The Westmoreland Museum of American Art (Greensburg, PA) presents a timely exhibition about the Mexican-American border. Border Cantos | Sonic Border is a unique collaboration between American photographer Richard Misrach and Mexican American artist/composer Guillermo Galindo. The artists respond to the physical and psychological divide between the U.S. and Mexico through an exhibition that blends photography, sculpture, sound and found objects.
The Border Cantos Richard Misrach – Guillermo Galindo exhibition arose from a chance encounter in San Francisco in 2011, when Misrach attended a performance by Galindo in which the latter presented an original composition played on instruments he constructed from objects found at the Mexican-American border. The following year, the two artists started working together.
Misrach originally began developing Border Cantos in 2009. While photographing near the border, he noticed increased surveillance and military presence due to the expansion of the border fence. Since then, he has photographed along the entire length of the border and captured its diverse styles of fencing, as well as the landscapes, and the communities, the fence traverses. Misrach’s large-scale photographs beautifully capture the various textures and experiences found across the almost 2,000-mile dividing line.
By showing moments of disruption on the land, they also introduce a complicated look at the policing of the boundary.
Guillermo Galindo “Sonic Border”
Like Misrach, Galindo’s works are landscapes, but they are meant to be heard rather than seen. From footsteps on rocks to the buzzing of drones overhead, the borderland has its own soundtrack. Using a unique combination of Western music experimentation, world folk music, and avant-garde sculptural practice, Galindo’s compositions evoke the journey through this landscape.
Galindo’s installation Sonic Border is an original score for eight instruments, created out of discarded objects found and collected at the border, many of which Misrach found and sent to him. The composition embraces the pre-Columbian belief in the intimate connection between an instrument and the material from which it was made, with no separation between spiritual and physical worlds.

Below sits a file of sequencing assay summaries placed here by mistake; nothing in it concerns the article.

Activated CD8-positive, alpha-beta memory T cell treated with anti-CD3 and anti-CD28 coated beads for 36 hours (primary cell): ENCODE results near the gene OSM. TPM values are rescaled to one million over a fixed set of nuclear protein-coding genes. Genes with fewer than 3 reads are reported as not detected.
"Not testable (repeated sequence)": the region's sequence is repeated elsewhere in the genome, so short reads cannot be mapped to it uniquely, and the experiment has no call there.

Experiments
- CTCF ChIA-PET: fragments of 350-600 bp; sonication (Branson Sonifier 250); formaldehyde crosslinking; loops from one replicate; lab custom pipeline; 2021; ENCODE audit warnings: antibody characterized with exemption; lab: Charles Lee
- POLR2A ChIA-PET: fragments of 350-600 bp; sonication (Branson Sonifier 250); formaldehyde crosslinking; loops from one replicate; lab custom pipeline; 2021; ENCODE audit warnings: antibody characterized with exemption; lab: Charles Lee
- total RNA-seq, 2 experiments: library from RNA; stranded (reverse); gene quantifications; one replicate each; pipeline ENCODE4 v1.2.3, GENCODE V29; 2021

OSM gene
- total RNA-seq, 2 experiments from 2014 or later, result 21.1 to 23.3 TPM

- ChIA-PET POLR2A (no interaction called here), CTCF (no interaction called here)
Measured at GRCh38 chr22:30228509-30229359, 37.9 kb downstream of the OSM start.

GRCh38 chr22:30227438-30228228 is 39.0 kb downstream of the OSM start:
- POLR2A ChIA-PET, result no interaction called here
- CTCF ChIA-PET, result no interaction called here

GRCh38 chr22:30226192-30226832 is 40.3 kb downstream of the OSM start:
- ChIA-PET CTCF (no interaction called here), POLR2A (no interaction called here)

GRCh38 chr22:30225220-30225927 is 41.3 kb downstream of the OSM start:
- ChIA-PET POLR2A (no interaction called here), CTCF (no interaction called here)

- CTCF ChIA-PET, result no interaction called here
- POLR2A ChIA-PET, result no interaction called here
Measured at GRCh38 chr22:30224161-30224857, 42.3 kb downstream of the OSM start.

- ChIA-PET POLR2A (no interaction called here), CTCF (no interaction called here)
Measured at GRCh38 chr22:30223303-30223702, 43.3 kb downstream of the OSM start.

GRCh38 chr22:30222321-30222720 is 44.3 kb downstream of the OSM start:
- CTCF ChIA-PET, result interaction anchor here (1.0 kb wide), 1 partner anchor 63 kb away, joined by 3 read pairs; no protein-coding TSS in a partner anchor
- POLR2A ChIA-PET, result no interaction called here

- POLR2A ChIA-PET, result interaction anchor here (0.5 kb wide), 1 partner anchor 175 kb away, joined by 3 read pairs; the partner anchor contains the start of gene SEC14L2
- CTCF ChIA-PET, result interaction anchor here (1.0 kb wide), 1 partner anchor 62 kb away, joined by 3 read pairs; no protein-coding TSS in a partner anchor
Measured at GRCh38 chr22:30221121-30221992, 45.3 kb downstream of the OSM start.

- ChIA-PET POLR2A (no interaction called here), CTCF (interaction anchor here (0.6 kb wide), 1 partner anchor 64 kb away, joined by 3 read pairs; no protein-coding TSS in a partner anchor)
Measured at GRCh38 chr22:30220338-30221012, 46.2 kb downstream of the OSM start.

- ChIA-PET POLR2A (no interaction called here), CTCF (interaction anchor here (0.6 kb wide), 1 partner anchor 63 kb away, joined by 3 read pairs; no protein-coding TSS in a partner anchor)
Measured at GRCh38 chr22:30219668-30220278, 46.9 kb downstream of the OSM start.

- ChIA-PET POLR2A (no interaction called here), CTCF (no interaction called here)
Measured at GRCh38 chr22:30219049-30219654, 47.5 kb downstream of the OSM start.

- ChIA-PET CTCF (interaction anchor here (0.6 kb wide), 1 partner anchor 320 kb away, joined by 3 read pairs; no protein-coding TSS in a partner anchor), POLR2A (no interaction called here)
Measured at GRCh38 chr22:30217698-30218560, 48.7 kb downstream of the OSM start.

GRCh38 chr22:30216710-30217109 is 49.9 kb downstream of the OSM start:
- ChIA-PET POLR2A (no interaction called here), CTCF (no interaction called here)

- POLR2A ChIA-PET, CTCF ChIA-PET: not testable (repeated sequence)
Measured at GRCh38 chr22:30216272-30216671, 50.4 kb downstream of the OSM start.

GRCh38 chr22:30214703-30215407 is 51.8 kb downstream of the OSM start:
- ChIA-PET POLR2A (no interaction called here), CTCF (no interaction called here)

Based on the Mesoamerican “Venus calendar,” Sonic Border plays for a total of 260 minutes and is separated into 13 cycles of 20 minutes. Within these cycles, the instruments play in small groups of two or more, or all together as an orchestra. The exhibition will feature two additional sculptural works on loan from Galindo, Exterminating Angel, 2015, and Zapatello, 2014, that were also created from found objects discarded near the border.
When experienced as a whole, the large-scale photographic images, found-object sculptures, and emanating sounds of the composition create an immersive space in which to look, listen, and learn about the complicated issues surrounding the Mexican-American border.
As Galindo states, “We want to give people the experience of the border, and to get acquainted with the immigrant’s journey. To make it palpable. To make it human.”
Border Cantos Richard Misrach – Guillermo Galindo is organized by Crystal Bridges Museum of American Art, Bentonville, Arkansas with additional loans from the artists.
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